T.E.R:R.A.I.N - Taranaki Educational Resource: Research, Analysis and Information Network


Turtle (Eastern long-necked) Chelodina longicollis

Kingdom: Animalia
Phylum: Chordata
Class: Sauropsida
Order: Chelonia
Suborder: Pleurodira
Family: Chelidae
Subfamily: Chelodininae
Genus: Chelodina
Subgenus: Chelodina
Species: C. longicollis
Binomial name: Chelodina longicollis
Synonyms: Testudo longicollis, Chelodina novaehollandiae, Chelodina sulcata Gray, Chelodina sulcifera
Common names: Eastern long-necked turtle, Eastern snake-necked turtle, Stinker.

Chelodina longicollis is an east Australian species of side-necked turtle (Pleurodire), meaning that it bends its head sideways into its shell rather than pulling it directly back. The species is found throughout south-eastern Australia. 
They are kept as pets in New Zealand and can they be a pest problem when released into the wild.

The Northland Regional Council’s website states
“Why is it a problem? This species is a generalist feeder, consuming fish, tadpoles, hatchling turtles, worms, crickets, etc. if left uncontrolled and high numbers occur in a particular area, this can have negative effects on the water quality of a stream or river, as vital components of the food chain/environment are missing as a result. This can present itself in the form of poor water quality, which in turn further impacts native species while also making a stream or river unsuitable for use.”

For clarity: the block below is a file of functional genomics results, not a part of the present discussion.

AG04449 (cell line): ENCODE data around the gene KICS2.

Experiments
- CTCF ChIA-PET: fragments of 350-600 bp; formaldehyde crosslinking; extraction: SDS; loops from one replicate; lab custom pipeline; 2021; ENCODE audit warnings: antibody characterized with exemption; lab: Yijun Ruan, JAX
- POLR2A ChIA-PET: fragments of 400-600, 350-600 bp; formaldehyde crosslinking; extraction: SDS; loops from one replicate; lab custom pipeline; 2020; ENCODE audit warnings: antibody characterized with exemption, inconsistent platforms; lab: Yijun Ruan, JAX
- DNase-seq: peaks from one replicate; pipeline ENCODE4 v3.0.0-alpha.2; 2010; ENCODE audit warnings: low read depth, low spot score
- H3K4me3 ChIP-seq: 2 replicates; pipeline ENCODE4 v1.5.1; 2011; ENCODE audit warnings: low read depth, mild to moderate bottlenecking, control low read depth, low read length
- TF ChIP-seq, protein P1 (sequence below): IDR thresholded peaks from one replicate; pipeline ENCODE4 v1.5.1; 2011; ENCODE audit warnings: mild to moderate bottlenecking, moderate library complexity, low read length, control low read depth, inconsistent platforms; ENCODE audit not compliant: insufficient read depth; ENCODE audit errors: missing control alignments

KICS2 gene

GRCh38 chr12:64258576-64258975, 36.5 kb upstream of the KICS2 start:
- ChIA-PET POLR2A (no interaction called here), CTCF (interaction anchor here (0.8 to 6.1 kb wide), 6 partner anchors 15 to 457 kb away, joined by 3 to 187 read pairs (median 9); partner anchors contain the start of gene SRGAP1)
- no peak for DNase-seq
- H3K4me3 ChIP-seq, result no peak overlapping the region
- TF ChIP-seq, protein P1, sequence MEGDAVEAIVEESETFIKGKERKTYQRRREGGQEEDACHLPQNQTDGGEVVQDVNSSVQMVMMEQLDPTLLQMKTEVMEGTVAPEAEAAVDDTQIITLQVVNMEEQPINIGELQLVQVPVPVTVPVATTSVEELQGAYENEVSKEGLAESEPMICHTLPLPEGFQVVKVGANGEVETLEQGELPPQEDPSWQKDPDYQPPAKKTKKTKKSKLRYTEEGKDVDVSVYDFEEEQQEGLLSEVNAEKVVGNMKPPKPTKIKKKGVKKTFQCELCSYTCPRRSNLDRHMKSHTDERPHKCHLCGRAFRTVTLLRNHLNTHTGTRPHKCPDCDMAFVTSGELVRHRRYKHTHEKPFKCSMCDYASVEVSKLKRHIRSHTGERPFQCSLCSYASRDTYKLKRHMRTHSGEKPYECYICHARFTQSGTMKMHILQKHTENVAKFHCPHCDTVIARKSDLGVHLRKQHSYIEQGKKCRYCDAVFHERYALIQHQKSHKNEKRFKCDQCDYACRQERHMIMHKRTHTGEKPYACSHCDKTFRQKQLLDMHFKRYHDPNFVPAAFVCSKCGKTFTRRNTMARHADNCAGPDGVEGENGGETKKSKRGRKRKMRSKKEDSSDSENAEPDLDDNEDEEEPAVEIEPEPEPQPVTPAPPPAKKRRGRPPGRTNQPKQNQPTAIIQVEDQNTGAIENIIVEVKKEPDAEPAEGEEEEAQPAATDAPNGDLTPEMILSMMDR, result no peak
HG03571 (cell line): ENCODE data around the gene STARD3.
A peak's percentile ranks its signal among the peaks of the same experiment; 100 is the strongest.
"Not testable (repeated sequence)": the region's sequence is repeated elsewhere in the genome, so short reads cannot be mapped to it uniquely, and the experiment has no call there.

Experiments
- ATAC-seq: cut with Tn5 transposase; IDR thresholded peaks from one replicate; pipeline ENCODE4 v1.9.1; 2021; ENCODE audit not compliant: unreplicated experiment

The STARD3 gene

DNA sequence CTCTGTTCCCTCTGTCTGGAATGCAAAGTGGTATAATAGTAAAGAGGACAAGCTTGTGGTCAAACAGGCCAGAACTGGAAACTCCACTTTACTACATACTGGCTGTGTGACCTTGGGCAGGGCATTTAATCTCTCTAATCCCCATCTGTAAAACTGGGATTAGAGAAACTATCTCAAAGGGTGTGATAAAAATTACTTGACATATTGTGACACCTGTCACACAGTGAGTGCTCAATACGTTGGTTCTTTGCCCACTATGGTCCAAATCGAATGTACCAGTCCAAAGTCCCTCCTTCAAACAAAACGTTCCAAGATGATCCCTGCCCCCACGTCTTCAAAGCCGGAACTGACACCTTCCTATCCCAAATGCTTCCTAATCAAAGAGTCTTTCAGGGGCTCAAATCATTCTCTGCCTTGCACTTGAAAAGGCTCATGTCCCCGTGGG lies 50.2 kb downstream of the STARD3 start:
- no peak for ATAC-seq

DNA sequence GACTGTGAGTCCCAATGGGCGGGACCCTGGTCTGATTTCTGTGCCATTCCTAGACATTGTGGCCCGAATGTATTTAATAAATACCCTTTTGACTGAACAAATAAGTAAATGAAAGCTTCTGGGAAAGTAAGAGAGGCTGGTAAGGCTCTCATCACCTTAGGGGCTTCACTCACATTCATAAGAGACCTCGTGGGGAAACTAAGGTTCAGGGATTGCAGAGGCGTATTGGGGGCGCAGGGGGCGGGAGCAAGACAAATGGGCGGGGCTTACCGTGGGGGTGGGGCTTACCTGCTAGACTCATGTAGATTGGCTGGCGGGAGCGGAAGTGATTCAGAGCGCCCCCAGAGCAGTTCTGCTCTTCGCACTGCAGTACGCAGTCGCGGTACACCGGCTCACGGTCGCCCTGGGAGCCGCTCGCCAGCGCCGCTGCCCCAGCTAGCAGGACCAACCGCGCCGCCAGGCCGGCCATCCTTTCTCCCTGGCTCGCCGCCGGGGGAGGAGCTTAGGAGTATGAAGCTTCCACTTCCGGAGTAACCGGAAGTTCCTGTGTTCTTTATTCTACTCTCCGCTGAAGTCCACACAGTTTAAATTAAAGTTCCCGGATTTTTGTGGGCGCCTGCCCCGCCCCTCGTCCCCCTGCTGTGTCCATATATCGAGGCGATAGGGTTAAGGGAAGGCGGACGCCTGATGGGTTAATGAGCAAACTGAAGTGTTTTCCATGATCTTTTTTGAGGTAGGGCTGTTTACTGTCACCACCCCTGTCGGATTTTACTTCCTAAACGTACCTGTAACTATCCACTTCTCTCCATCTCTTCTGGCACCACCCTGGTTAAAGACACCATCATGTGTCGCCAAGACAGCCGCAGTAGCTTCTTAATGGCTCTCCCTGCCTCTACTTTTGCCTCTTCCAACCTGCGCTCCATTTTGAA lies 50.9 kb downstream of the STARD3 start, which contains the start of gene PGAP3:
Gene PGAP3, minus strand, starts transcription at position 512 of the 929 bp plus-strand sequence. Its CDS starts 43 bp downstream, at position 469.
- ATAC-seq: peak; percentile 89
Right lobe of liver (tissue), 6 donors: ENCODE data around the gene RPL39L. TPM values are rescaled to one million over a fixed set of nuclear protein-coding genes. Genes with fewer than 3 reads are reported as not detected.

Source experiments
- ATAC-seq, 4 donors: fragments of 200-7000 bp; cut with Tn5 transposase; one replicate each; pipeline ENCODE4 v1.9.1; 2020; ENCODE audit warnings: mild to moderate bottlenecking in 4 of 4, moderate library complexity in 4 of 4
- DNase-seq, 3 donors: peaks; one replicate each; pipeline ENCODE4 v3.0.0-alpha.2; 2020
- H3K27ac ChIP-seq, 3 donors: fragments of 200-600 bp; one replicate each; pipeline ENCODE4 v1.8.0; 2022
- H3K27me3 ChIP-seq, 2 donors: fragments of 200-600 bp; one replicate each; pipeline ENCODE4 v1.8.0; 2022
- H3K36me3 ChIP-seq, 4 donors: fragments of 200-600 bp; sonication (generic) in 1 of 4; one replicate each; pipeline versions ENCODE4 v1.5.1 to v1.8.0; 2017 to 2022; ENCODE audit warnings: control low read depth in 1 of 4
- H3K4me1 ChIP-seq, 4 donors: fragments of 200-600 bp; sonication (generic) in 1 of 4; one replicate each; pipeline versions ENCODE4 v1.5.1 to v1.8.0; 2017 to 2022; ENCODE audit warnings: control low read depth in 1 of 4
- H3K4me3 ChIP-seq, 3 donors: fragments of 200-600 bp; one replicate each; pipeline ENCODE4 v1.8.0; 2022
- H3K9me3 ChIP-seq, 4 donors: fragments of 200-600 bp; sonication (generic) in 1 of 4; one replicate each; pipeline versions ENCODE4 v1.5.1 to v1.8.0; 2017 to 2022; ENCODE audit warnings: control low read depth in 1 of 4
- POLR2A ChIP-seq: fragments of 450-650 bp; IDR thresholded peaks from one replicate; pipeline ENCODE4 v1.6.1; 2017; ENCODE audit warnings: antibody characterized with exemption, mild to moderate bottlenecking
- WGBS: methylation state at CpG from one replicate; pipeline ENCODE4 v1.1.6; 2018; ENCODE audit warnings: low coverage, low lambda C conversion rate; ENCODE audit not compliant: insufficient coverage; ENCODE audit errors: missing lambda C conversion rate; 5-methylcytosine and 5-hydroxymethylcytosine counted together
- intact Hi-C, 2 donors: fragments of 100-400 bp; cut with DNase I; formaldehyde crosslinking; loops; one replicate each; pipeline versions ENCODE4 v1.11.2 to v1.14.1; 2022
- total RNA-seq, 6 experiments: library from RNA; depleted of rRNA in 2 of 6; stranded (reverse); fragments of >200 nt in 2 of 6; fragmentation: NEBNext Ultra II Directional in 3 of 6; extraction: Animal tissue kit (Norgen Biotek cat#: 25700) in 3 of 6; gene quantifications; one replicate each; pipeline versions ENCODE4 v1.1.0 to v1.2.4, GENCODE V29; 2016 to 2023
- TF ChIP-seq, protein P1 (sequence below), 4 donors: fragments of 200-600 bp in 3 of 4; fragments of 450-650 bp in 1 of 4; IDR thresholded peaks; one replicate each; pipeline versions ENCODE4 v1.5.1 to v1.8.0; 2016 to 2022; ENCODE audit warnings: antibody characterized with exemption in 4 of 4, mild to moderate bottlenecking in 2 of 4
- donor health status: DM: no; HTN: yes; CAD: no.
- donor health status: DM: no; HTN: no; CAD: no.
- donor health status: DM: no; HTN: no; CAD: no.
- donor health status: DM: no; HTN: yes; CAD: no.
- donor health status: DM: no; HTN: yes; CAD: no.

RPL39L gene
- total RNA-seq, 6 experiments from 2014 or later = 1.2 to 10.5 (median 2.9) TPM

New Zealand environment meets the minimum thermal requirements for the incubation of eggs of the snake-neck turtles (Chelodina longicollis), 

Chelodina longicollis is a medium sized turtle that averages 25 cm in length. They have a light brown to a black oval shell, with a shallow groove in the middle. The underside of the shell is cream-coloured with dark seams, their necks are long and narrow, with a brown to a grey upper surface and yellow underneath.
When stalking prey they wind their long necks back, striking like a snake once they're close.
When it feels threatened, this turtle will emit an offensive smelling fluid from its musk glands near their groin. This trait gives the turtle one of its other common names, "stinker".






A video by the Auckland Zoo on the Eastern long-necked turtle

Thanks to Wikipedia for text and information: https://creativecommons.org/licenses/by-sa/3.0/